Patients at low to moderate risk of bleeding from the use of blood thinners can be included in the trial.
A new clinical trial, known as CHAMPION-AF, is underway to evaluate the safety and efficacy of the next-generation WATCHMAN FLX left atrial appendage closure (LAAC) device compared with a new generation of blood thinners within a broad population of patients with nonvalvular atrial fibrillation (A-fib).
The WATCHMAN FLX device replaces long-term blood thinner use by closing the left atrial appendage, where 90% of the strokes from A-fib originate.
Patients in the CHAMPION-AF trial, by random selection, either will receive the WATCHMAN FLX device or continue on oral anticoagulation medication to address their stroke risk. The patients will be evaluated for rates of stroke, bleeding and other major adverse events over five years.
Norton Heart & Vascular Institute Heart Rhythm Center is Kentucky’s only participant in the CHAMPION-AF clinical trial.
Refer a patient
If you have a patient who may be eligible for the Champion trial, contact Norton Heart & Vascular Institute.
Norton Heart & Vascular Institute has been performing WATCHMAN implants since 2016 and has more experience with this treatment than any other hospital system in Louisville or Southern Indiana.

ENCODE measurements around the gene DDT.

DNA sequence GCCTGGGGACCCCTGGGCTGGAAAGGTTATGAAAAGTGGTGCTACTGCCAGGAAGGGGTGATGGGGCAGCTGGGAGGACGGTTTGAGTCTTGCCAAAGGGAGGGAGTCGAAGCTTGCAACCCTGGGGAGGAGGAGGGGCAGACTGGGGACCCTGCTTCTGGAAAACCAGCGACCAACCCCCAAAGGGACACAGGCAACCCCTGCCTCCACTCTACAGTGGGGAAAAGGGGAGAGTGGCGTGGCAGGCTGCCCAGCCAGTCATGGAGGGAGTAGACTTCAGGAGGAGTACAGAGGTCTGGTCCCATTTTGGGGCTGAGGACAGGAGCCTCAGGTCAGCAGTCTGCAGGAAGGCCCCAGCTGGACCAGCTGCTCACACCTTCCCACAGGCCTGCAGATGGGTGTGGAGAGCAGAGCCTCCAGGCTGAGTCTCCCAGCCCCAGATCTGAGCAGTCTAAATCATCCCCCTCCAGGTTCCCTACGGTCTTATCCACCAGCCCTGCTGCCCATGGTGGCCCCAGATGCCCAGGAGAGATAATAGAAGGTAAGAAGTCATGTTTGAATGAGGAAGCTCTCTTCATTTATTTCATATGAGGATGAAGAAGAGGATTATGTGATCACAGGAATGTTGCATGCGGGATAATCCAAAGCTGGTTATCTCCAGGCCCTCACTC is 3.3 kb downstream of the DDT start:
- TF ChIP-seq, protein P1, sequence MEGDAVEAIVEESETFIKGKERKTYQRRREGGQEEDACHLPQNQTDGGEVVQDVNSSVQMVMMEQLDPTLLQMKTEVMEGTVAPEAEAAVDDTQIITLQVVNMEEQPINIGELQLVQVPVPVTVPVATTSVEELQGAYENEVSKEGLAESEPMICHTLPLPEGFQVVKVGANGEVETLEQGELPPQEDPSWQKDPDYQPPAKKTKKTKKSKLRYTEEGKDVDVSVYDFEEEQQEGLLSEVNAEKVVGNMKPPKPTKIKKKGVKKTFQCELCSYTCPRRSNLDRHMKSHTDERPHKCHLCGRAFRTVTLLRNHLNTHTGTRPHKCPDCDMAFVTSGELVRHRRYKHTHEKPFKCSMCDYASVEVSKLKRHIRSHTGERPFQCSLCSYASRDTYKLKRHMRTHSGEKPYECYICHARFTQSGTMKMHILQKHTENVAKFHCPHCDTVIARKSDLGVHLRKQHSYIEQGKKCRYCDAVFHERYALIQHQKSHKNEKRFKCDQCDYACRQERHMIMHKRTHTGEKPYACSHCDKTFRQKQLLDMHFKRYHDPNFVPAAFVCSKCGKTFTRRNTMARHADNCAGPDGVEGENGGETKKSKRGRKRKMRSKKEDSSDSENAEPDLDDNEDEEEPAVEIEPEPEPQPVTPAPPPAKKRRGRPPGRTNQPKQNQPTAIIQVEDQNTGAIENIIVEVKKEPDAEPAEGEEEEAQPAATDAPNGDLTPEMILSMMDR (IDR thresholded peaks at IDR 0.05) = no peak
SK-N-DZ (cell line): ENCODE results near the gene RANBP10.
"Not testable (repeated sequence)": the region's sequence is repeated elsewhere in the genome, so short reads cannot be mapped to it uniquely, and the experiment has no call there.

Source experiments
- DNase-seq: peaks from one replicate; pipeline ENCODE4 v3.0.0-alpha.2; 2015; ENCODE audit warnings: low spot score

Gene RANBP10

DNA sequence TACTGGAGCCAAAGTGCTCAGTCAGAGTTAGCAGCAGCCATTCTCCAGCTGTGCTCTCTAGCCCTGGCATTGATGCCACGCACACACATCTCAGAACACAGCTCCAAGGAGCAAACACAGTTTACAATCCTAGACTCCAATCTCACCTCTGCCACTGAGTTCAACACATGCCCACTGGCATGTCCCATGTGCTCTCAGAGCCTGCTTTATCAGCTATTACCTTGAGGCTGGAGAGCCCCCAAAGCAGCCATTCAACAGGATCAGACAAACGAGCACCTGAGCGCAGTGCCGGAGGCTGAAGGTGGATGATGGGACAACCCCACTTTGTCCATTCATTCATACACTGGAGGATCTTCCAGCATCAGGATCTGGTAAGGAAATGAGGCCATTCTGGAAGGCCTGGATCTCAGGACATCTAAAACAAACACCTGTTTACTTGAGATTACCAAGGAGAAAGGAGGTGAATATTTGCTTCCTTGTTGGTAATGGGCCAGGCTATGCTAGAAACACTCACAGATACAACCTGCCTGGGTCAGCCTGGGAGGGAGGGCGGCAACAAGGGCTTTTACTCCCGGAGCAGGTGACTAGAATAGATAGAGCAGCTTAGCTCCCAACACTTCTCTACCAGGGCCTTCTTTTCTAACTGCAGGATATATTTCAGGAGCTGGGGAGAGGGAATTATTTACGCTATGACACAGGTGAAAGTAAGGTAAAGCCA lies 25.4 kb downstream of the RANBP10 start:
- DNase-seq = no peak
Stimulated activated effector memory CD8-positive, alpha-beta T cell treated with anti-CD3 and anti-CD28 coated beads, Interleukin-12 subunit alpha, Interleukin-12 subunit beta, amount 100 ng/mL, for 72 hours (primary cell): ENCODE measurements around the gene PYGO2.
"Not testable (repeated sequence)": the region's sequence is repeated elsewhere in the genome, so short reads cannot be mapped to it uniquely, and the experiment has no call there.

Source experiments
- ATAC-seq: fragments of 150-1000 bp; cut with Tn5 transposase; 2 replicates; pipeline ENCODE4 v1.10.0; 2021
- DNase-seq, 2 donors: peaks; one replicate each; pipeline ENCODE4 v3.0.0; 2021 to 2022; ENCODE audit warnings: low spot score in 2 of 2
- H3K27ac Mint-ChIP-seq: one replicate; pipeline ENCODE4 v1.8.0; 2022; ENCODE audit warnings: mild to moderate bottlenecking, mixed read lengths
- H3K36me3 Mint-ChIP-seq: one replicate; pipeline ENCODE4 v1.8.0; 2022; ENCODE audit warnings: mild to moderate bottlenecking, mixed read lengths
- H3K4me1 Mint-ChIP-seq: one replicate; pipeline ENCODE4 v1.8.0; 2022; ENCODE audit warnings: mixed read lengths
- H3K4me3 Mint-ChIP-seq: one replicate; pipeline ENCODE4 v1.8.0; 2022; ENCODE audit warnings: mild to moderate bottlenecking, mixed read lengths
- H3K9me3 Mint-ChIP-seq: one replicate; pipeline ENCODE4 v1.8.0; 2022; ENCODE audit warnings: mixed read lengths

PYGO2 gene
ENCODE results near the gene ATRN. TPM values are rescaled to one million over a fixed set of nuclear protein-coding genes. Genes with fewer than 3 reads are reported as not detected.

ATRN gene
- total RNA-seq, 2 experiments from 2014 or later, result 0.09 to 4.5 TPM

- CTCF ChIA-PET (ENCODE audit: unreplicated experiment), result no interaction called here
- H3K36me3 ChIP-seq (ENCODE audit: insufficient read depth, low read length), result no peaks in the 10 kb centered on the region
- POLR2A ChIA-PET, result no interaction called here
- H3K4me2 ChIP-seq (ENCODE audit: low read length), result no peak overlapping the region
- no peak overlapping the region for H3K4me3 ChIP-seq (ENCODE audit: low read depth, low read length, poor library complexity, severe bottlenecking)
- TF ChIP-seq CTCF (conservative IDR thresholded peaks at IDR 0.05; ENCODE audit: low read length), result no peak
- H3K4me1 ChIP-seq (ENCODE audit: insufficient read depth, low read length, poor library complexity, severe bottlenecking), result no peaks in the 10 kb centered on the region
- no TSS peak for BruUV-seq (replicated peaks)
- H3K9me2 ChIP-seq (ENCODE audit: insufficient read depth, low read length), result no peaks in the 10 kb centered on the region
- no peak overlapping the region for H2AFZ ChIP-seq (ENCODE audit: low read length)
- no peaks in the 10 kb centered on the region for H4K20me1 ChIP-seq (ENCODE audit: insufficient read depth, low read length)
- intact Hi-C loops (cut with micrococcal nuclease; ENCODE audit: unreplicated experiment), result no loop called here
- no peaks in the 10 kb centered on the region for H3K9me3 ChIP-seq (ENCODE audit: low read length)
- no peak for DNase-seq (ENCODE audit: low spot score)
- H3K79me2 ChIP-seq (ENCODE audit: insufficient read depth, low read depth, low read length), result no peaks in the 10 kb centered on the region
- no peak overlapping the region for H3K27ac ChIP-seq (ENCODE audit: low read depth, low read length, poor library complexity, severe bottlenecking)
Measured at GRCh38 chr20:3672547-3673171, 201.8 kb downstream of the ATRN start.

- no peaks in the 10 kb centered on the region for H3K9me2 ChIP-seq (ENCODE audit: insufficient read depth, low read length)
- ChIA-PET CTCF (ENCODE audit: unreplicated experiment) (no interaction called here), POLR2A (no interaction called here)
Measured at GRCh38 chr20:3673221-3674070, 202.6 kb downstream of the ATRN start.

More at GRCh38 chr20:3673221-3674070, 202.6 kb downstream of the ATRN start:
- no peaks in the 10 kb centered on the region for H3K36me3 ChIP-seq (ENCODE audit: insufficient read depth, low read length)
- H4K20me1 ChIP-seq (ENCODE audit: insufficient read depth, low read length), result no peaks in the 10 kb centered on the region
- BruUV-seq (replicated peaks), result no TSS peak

“We are pleased to participate in this important study that will evaluate whether a one-time WATCHMAN FLX procedure is equally effective as blood-thinning medication as a first-line treatment for a wider population of patients with nonvalvular A-fib,” said Tara U. Mudd, APRN, nurse practitioner with
Who Is eligible for the CHAMPION-AF trial?
The CHAMPION-AF trial will include patients at low to moderate risk of bleeding from the use of blood thinners, or those who are simply seeking out an alternative to long-term anticoagulation.
“A positive outcome from the CHAMPION-AF trial may put this device on equal footing with best-in-class drug therapy for stroke risk reduction and offer an alternative for more patients who would otherwise face lifelong use of blood thinners and the associated risk of serious bleeding,” said Kent E. Morris, electrophysiologist and associate director of cardiology with Norton Heart & Vascular Institute.